Bigfoot Encounters

The Gift
By Ken Edwards
The Storyteller

It seems all through my travels, out of all the stories I have told, no matter if I am in the East or Midwest or home in the Northwest, I am always asked if I have any stories about Bigfoot. It amazes me how he has made his name known and he has many names.

The Athabaskan call him Kone. Salish people call him Skwanight-tem, which means ''stick Indians''; Caretaker of the Forest Woodsman; and, of course, Sasquatch. So to all who are intrigued by him or know he walks among us, this story's for you.

In Alaska, so, so long ago, there lived a woman named Rainbow Dress. She lived alone and learned to hunt for herself and could do what most any man could do. But as the years went by and Rainbow Dress got older, these tasks became harder. Yet she never complained. She had fewer hides from which to make warm clothes, but she would repair her old clothes and be happy for that. Also, meat was not at every meal anymore. As age came upon her, it was harder to hunt. On good days she would fish and enjoy it like a feast.

One day, as she was in the woods picking roots and berries, she heard a sound like none she had heard before: a low moan of pain. She looked around her and saw nothing, so she went on just picking her berries. Again she heard the sound. Rainbow Dress couldn't pick anymore. She had to find out what was moaning.

She walked through the bush and came upon a big group of trees. There, leaning on a tree, was Kone. ''Kone,'' she spoke, ''are you all right?'' Rainbow Dress was not at all afraid. Her mother and father had told her the story of Kone, who was a peaceful being, and there was no need to be afraid - so she wasn't!

Kone told Rainbow Dress his leg was hurt and he could not walk. She quickly looked around and found big branches which she tied onto Kone's leg. She ripped her dress to tie it together. ''Thank you,'' Kone moaned.

''You cannot stay here,'' Rainbow Dress told Kone. ''Come home with me and I will take care of you.'' Kone nodded yes, and Rainbow Dress did the best her small old body could do to help Kone back home.

As days passed to weeks, and weeks to months, Kone got stronger and better. One day he told Rainbow Dress it would soon be time for him to leave. She was sad, for they had become good friends. But the day came when Kone called her to say his goodbyes.

Rainbow Dress had dreaded this day, and was sad. Kone gave her a gentle pat and said, ''You have been so kind to me. You are not a selfish woman and have shared all you have with me. I want to give you a gift. Every time the moon is full, go to the place you found me. You will know I was there by what your eyes see. But if the moon goes full three times and you cannot see I was there, then you know I have died. But also know of our friendship.'' Rainbow Dress was sad but promised she would do as he told. Before she knew it, Kone had disappeared into the forest.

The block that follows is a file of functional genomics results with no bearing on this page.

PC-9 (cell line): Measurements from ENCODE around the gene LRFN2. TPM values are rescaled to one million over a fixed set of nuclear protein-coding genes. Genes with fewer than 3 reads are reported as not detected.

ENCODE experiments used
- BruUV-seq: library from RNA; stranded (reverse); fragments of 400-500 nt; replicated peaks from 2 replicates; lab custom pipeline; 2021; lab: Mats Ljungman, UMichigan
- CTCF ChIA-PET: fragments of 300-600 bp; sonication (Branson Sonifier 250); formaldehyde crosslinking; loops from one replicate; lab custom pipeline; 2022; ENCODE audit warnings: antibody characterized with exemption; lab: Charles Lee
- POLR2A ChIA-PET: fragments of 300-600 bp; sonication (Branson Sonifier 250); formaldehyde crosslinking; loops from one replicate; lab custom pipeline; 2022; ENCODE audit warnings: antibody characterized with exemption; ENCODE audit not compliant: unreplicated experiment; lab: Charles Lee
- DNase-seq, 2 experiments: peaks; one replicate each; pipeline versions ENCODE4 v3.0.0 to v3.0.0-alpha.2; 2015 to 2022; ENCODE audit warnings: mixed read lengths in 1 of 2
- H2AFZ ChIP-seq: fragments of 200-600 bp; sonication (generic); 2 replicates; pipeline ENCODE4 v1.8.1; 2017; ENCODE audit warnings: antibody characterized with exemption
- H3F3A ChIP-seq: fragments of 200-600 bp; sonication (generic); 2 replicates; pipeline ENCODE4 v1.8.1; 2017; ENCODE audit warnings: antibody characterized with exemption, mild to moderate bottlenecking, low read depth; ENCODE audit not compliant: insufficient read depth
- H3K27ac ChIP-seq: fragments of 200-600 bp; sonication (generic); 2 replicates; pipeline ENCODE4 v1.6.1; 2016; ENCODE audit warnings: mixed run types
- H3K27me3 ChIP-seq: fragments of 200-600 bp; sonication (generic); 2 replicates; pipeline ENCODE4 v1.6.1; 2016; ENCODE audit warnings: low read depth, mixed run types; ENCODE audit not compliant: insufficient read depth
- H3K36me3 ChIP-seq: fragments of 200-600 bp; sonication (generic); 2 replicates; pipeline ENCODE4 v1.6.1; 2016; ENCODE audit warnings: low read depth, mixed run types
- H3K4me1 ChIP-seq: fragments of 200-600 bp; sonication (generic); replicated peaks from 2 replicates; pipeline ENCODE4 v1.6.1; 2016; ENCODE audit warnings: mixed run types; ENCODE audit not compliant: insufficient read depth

Weeks went by and the moon grew full. Rainbow Dress set out to go to the woods where she had found Kone. As she came to the tree on which Kone had leaned, she was amazed. On every branch were hides, meats and baskets of berries; and at the base of the tree, piles of wood to burn along with baskets of fish. Rainbow Dress didn't know what to do at first, she was so surprised. She went back home and dragged her sled back, put all the gifts on it and took it all back home. She made clothes and coats and smoked the fish. She had so much!

This went on for two more moons, so Rainbow Dress wanted to share with everyone. She put on a big potlatch and invited the whole village. There was food for everyone and hides to make warm clothes. The people also saw how sharing Rainbow Dress was. So after that, it seemed they would visit her more often, bringing her wood and always making sure she had food.

The full moon was upon the woods again and when Rainbow Dress came to the tree of gifts, there were only a few hides and some wood. She got worried that Kone was hurt or sick, but she took the gifts home and shared with all. Many moons passed and, little by little, the gifts became smaller and then there were none at all. Rainbow Dress was very sad, for this meant her friend Kone had died.

So she got all she had of food and got the village to help and they put on another big potlatch for her friend Kone. As the years went on, Rainbow Dress never needed to worry about food, clothes or being warm again, for all had leaned a lesson from Kone: the gift of giving. When we give, it is a gift but ... it can be contagious. But when we give from our hearts, it always comes back in the most wonderful ways.

Dedicated to a very special lady who has the heart of Bigfoot. Mom, this one's for you, Carol
- ---
Published in Indian July 26, 2005

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